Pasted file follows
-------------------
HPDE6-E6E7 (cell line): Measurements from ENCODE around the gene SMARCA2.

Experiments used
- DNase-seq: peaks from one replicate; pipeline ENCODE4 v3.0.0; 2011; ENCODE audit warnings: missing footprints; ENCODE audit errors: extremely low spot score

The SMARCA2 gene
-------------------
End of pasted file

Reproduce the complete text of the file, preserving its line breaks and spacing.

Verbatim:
HPDE6-E6E7 (cell line): Measurements from ENCODE around the gene SMARCA2.

Experiments used
- DNase-seq: peaks from one replicate; pipeline ENCODE4 v3.0.0; 2011; ENCODE audit warnings: missing footprints; ENCODE audit errors: extremely low spot score

The SMARCA2 gene